Rangers captain Lee Wallace remains confident the Ibrox club remain on track for promotion despite claims that their opponents have worked out “how to stop them”.
The Championship leaders’ title bid has stuttered in recent weeks, with Saturday’s home draw with Morton the latest slip-up. They remain three points ahead of second-placed Hibernian, with the sides due to meet in Glasgow on 28 December.
Wallace is confident in the club’s ability to return to the top flight because, he says, Rangers are “the best side and have the best manager”. But the aura of invincibility that seemed to surround the club in the early part of the season is in danger of evaporating.
Morton striker Denny Johnstone claimed that they, and others in the division, have wised up to how Rangers play and, consequently, are able to plan accordingly.
“We had an indication how to stop them playing and frustrate them,” he said.
“We knew they wouldn’t put many crosses into the box. They seem to get into wide areas a lot but tend not to put [the ball] in and then they go square.
“We tried to keep a good shape and stay in it for as long as we could.”
Rangers have been rumbled, he claimed, but Ibrox captain Wallace refuses to accept that his side is as one-dimensional as critics contend. Indeed, in spite of dropping seven points in their last five matches, he insists that they are superior to their peers in the second tier.
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“At Rangers we’re always full of respect for our opponents even if we don’t always get that back in return,” said the 26-year-old.
“We’re not going to cry about it because we know we are the best side and that we have the best manager and the best training ground in Murray Park.
“It’s up to us, as players, to go out and maximise those advantages on a Saturday.”
Wallace also attributes the recent hiccup in form to the club’s new faces discovering, and adapting to, what is required to represent Rangers.
“We’re aware of the comments made by certain opposition players we’ve faced in recent weeks but it’s just about us trying to better ourselves,” he said.
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“Equally, we’re aware of the fact that we can’t be dropping points at home to teams like Morton but what this evolving squad and our manager – who is new to the league – are finding out is that, whenever a team faces us, whether it’s home or away, it’s their cup final.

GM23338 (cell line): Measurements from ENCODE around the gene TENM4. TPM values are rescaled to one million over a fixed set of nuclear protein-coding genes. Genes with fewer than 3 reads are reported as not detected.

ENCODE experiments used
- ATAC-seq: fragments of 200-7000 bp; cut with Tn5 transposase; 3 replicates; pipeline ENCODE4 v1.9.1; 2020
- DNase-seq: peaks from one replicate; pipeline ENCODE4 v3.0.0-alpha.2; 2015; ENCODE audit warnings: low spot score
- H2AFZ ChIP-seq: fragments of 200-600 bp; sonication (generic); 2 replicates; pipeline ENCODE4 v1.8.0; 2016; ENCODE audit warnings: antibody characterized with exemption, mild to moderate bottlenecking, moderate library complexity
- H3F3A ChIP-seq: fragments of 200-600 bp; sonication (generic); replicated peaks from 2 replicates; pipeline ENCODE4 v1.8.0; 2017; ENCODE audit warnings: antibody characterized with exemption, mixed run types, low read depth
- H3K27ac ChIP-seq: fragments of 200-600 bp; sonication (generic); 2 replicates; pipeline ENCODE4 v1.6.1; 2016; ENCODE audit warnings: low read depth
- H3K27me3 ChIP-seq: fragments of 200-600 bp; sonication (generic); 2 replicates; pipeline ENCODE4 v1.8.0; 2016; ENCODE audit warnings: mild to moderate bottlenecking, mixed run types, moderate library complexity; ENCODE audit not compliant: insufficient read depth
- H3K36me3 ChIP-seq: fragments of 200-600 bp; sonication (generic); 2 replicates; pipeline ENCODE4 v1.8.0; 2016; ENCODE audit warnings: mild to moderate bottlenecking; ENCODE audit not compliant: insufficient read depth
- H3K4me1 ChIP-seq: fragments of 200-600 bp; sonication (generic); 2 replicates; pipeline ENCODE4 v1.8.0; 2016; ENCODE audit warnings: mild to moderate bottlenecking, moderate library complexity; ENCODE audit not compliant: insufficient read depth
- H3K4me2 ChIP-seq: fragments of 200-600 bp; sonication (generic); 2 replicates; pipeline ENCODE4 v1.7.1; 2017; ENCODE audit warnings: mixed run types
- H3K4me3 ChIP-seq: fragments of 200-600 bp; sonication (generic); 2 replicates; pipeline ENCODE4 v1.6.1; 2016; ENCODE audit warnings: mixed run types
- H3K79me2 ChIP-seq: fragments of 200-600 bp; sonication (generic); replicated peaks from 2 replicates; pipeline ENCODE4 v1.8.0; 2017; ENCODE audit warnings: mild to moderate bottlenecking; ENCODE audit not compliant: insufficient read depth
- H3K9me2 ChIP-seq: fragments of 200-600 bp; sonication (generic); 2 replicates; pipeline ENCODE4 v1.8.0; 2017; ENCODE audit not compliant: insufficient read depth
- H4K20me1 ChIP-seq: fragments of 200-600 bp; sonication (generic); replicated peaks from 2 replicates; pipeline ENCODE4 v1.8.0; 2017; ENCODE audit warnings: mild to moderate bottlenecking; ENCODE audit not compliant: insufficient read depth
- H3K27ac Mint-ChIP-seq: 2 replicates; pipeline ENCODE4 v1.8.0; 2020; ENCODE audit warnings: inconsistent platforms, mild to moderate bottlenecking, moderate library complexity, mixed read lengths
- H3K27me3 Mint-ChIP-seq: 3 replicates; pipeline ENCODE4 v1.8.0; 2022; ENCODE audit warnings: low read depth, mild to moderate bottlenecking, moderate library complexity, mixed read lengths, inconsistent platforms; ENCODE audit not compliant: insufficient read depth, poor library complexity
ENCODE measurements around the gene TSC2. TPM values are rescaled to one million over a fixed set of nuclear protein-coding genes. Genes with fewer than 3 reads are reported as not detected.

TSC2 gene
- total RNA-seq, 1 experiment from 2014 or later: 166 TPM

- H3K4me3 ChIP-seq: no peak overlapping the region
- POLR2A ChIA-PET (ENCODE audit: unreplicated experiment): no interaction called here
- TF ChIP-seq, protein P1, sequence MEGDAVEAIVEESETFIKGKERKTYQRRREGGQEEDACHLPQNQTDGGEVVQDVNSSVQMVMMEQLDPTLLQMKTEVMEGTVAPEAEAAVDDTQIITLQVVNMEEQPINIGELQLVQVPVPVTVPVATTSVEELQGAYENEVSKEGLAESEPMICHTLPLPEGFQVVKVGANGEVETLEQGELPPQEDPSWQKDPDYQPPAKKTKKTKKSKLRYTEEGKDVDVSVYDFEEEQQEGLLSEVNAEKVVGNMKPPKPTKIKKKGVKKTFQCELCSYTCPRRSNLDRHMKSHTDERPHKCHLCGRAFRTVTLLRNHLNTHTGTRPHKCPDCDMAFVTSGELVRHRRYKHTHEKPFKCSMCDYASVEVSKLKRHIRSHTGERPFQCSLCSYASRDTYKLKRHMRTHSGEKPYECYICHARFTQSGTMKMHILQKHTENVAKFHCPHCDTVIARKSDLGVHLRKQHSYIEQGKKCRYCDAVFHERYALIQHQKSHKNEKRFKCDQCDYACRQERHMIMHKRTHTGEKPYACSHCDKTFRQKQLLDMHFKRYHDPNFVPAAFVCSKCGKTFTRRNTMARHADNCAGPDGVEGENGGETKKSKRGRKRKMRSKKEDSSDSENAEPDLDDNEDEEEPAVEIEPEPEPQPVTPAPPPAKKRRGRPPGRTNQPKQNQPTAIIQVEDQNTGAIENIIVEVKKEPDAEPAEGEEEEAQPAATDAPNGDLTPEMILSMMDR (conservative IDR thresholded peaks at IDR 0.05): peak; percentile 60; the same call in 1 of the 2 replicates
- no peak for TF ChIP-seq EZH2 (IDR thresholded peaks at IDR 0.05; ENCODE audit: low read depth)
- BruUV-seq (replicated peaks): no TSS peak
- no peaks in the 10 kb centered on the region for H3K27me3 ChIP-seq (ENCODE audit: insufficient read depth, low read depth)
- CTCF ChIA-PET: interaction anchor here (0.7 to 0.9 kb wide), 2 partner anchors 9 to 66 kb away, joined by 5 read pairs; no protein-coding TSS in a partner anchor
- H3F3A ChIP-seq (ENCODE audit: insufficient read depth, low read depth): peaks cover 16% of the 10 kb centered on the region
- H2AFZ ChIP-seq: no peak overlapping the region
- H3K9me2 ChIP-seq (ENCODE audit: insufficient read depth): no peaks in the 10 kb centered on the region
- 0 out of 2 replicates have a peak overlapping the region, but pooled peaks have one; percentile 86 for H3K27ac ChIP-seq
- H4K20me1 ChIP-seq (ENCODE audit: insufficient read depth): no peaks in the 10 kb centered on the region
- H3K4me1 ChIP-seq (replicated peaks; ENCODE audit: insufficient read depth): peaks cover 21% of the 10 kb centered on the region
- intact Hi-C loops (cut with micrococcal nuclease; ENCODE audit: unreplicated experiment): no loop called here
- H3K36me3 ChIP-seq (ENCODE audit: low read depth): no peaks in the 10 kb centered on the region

“Maybe the newer lads have had to get to grips with that , but we accept it and we need to make sure that we’re the best Rangers we can be. “
When Rangers played Hibs at Easter Road on 1 November, a victory for the Championship leaders would have stretched their lead at the top of the table to 11 points. Having won each of their opening 12 fixtures, they were rated odds-on to achieve that outcome and, by so doing, transform the title race into a procession.
Instead, Hibs breathed new life into the division by beating Mark Warburton’s side 2-1. Since that defeatRangers have prevailed at home against basement club Alloa Athletic and second-bottom Dumbarton but they have also been held at Livingston and, on Saturday, by Morton at Ibrox.
“I wouldn’t say that this is our first real test,” Wallace said. “There have been different instances with a young team and, even when we were flying and winning games by five or six goals, we kept our feet on the ground.
“That was the mindset the manager instilled in us and it’s still the same. We’re in a period where we’re maybe not quite as fluid and performances have dipped a wee bit but, in no way, shape or form, is there any panic in the ranks over our results.
“We’re working harder than ever to try to get our swagger back. I wouldn’t say there is any truth that teams have sussed us out. We have a lot of different aspects to our game.”
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